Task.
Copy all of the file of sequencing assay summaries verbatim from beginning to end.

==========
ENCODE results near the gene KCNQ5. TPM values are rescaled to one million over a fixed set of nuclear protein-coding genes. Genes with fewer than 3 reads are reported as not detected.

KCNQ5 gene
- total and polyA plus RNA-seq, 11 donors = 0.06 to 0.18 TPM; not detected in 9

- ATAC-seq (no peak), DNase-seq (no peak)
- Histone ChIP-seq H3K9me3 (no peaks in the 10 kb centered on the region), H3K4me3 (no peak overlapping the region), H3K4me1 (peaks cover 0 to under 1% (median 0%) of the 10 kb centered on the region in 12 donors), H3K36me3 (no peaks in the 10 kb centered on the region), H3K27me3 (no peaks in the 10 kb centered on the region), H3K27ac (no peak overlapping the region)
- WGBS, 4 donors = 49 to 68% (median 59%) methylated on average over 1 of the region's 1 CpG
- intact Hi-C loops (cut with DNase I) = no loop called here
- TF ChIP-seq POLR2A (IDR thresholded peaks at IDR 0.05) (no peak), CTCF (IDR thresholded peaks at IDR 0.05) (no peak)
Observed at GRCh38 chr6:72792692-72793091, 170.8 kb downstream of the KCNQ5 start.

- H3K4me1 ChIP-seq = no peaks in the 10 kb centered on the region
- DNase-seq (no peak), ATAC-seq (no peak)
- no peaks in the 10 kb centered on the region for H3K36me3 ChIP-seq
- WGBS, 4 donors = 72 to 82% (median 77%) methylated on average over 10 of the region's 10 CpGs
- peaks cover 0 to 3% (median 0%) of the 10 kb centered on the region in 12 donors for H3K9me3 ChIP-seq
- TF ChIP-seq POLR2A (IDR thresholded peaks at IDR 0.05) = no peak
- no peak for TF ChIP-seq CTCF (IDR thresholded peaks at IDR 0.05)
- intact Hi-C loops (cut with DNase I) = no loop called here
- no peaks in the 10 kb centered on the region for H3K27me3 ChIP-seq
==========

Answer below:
ENCODE results near the gene KCNQ5. TPM values are rescaled to one million over a fixed set of nuclear protein-coding genes. Genes with fewer than 3 reads are reported as not detected.

KCNQ5 gene
- total and polyA plus RNA-seq, 11 donors = 0.06 to 0.18 TPM; not detected in 9

- ATAC-seq (no peak), DNase-seq (no peak)
- Histone ChIP-seq H3K9me3 (no peaks in the 10 kb centered on the region), H3K4me3 (no peak overlapping the region), H3K4me1 (peaks cover 0 to under 1% (median 0%) of the 10 kb centered on the region in 12 donors), H3K36me3 (no peaks in the 10 kb centered on the region), H3K27me3 (no peaks in the 10 kb centered on the region), H3K27ac (no peak overlapping the region)
- WGBS, 4 donors = 49 to 68% (median 59%) methylated on average over 1 of the region's 1 CpG
- intact Hi-C loops (cut with DNase I) = no loop called here
- TF ChIP-seq POLR2A (IDR thresholded peaks at IDR 0.05) (no peak), CTCF (IDR thresholded peaks at IDR 0.05) (no peak)
Observed at GRCh38 chr6:72792692-72793091, 170.8 kb downstream of the KCNQ5 start.

- H3K4me1 ChIP-seq = no peaks in the 10 kb centered on the region
- DNase-seq (no peak), ATAC-seq (no peak)
- no peaks in the 10 kb centered on the region for H3K36me3 ChIP-seq
- WGBS, 4 donors = 72 to 82% (median 77%) methylated on average over 10 of the region's 10 CpGs
- peaks cover 0 to 3% (median 0%) of the 10 kb centered on the region in 12 donors for H3K9me3 ChIP-seq
- TF ChIP-seq POLR2A (IDR thresholded peaks at IDR 0.05) = no peak
- no peak for TF ChIP-seq CTCF (IDR thresholded peaks at IDR 0.05)
- intact Hi-C loops (cut with DNase I) = no loop called here
- no peaks in the 10 kb centered on the region for H3K27me3 ChIP-seq